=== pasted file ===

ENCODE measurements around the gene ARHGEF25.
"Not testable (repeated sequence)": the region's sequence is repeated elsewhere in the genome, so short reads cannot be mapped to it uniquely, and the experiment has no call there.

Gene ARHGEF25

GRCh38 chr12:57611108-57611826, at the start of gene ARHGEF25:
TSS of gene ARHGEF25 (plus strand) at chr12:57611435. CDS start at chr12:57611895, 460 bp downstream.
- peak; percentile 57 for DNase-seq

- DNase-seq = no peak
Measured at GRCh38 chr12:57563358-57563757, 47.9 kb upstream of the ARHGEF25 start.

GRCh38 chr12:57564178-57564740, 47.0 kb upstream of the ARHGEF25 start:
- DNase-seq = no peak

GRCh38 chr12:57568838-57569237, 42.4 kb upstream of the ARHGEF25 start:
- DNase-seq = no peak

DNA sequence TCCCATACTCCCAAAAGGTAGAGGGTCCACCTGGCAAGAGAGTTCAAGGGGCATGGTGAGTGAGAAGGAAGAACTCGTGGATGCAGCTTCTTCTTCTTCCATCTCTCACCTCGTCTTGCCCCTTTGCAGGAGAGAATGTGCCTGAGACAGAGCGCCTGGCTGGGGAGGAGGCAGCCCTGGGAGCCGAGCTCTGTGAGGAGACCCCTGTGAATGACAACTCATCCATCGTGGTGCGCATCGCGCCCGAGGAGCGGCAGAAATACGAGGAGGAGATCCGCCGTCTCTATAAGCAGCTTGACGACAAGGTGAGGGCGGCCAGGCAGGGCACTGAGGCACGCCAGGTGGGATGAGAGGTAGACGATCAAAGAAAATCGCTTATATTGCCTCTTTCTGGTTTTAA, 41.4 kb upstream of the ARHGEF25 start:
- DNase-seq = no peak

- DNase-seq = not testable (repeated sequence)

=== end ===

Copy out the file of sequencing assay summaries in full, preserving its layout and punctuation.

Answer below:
ENCODE measurements around the gene ARHGEF25.
"Not testable (repeated sequence)": the region's sequence is repeated elsewhere in the genome, so short reads cannot be mapped to it uniquely, and the experiment has no call there.

Gene ARHGEF25

GRCh38 chr12:57611108-57611826, at the start of gene ARHGEF25:
TSS of gene ARHGEF25 (plus strand) at chr12:57611435. CDS start at chr12:57611895, 460 bp downstream.
- peak; percentile 57 for DNase-seq

- DNase-seq = no peak
Measured at GRCh38 chr12:57563358-57563757, 47.9 kb upstream of the ARHGEF25 start.

GRCh38 chr12:57564178-57564740, 47.0 kb upstream of the ARHGEF25 start:
- DNase-seq = no peak

GRCh38 chr12:57568838-57569237, 42.4 kb upstream of the ARHGEF25 start:
- DNase-seq = no peak

DNA sequence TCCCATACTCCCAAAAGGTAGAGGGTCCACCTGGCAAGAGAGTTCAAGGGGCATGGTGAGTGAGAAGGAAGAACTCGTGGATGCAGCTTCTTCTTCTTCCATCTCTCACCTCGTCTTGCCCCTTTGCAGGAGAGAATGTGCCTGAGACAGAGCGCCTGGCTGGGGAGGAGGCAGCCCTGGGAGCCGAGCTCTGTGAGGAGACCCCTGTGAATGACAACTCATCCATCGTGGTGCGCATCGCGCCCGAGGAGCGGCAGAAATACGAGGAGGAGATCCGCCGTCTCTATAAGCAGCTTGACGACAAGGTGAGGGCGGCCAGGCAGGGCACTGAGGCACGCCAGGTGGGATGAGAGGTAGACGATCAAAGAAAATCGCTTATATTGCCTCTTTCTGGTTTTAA, 41.4 kb upstream of the ARHGEF25 start:
- DNase-seq = no peak

- DNase-seq = not testable (repeated sequence)